Lessons of the Liverpool docks strike

Submitted by Matthew on 15 June, 2010 - 12:53

In these modern times of “global capitalism”, “global communication” and “global culture” the one thing that’s supposed to have disappeared forever is the idea of international working class solidarity.

It might not be fashionable enough for the world-wide Net but it’s making a comeback nonetheless. The occasion: the Liverpool dockers strike.

Unable to spread their dispute in this country because of the Tories’ viciously restrictive anti-union laws, which rule out all forms of solidarity action, the Liverpool portworkers have had to appeal for solidarity action from dockers world-wide.

The support that they have received has played a major part in sustaining their action for nearly five bitter months.

But more than that. The international solidarity that has poured in has underlined just how up to date and thoroughly modern that old slogan is.

Workers of the world unite! Or, as a US docker’s leader put it, “Capital organises internationally. So should labour.”

A "living death" offer

Mick Carden from Merseyside Dock Workers’ Strike Committee spoke to Workers’ Liberty about the strike, the international solidarity and the employer’s latest “offer”.

The Mersey Dock Company has made an offer to 329 of their former employees.

But the offer also applies to the 80 Torside dockworkers and also 12 workers who were employed by a satellite company, Nelson Stevedoring.

That leaves out a number of other dockworkers who are in dispute. But the company is ignoring them.

The offer is ÂŁ25,000 to the 329 dockworkers. ÂŁ1,000 each to Torside dockworkers and Nelson stevedores.

They will offer us 40 jobs in what is known as the general cargo area of the port. In our opinion, that’s a living death.

They’ll offer Torside — a company which supposedly went into liquidation — 30 jobs. Again, this is derisory.

The contract they had with the company which organises strike-breakers will end. The dock company will take on 150 or 160 of the strike-breakers that were recruited by Drake.

This offer is being dealt with by postal ballot, which the union has agreed to, as it wants to settle with the employer. We are not happy with the way the ballot is being run — dockers in the different companies are being dealt with separately. Nevertheless, we are confident that there will be a rejection of the jobs offer. There should be a result by Wednesday 7 February.

Pickets are continuing and a demonstration was held in Liverpool on Saturday 3 February.

The international dimension to this dispute has been very important. We’ve had delegates who have gone to New York, Australia, Canada, Spain, Italy, Holland, Sweden, Israel. We’ve had practical solidarity. For example the US dock workers in New York put pressure on the bosses at ATL — which is one of the biggest lines which ship out to New York — to use another UK dock if the dispute was not sorted out. There was a 24 hour strike in New York in solidarity. We put up a picket of Liverpool dockers there and the dock workers exercised their constitutional right not to cross it!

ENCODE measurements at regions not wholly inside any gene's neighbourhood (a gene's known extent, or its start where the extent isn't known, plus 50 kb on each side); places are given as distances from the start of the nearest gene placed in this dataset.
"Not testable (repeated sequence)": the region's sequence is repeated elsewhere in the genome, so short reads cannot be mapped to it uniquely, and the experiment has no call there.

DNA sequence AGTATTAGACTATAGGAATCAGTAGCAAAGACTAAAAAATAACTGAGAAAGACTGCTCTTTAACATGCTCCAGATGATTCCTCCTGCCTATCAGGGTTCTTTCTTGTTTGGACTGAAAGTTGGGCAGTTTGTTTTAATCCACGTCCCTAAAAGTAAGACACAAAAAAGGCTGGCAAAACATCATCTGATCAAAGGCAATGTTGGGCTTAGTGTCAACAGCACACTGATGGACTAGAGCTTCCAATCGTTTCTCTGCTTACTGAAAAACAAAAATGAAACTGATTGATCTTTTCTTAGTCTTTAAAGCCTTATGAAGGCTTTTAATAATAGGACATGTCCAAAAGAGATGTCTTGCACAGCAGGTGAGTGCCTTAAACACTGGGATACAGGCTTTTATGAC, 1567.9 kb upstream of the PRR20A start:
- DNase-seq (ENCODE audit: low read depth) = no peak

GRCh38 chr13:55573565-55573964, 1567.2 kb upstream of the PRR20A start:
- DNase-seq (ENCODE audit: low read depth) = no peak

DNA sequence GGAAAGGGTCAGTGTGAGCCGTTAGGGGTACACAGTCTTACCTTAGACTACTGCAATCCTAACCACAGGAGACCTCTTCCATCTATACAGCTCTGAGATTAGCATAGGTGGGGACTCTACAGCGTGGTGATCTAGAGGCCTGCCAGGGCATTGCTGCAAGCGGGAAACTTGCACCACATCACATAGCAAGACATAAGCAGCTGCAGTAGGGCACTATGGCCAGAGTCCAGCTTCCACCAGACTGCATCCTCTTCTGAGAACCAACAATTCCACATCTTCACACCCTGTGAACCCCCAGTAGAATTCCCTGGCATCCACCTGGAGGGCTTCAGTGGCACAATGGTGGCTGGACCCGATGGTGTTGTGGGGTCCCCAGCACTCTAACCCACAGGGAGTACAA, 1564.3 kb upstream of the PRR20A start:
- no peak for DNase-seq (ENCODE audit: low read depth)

In Australia on the major container line, ABC, which uses Liverpool dock, there were various boycotts and delays organised. Of course there has also been substantial financial help from all over the world as well. There’s an international conference on 17 February in Liverpool. We want a rank-and file-international organisation to come out of this.

Stop the return to casual labour

The Liverpool docks strike is all about stopping the port bosses’ drive to return to the bad old days of casual labour, argues Jimmy Nolan from the Port Shop Steward Committee.

The use of casual labour in the port since 1989 has increased dramatically. In September, Torside — an agency working for MDHC — wanted to sack 20 young, full-time dockworkers and replace them with casuals. An official ballot was organised by the TGWU. Torside then threatened to sack the whole workforce of 80 people. Before the deadline for industrial action, they rescinded their decision, and accepted that 80 full-time jobs could still be found in the Port.

Within days, Torside engineered an industrial dispute by instantly dismissing five dockworkers, and the rest of the workforce walked out in solidarity. They began picketing the main docks, although without an official ballot. Dockworkers, many of whom have sons among the pickets, refused to cross picket lines until all 80 Torside workers were reinstated.

The Mersey Docks and Harbour Company then sacked all 500 workers in the Port. The Port of Liverpool has profits of over ÂŁ38 million. Turnover and tonnages are now the highest ever recorded in its history.

The majority of dockworkers in the Port have, on average, thirty to forty years’ continuous service in the industry. They have now all been dismissed. The situation is the culmination of years of bad management, in which the dockworkers have been treated in an appaling manner. They now find themselves without work in a city already beleaguered by unemployment.

Send messages of support and money to Jim Davies, Dockworkers Strike, c/o TGWU, Transport House, Islington, Liverpool L2.

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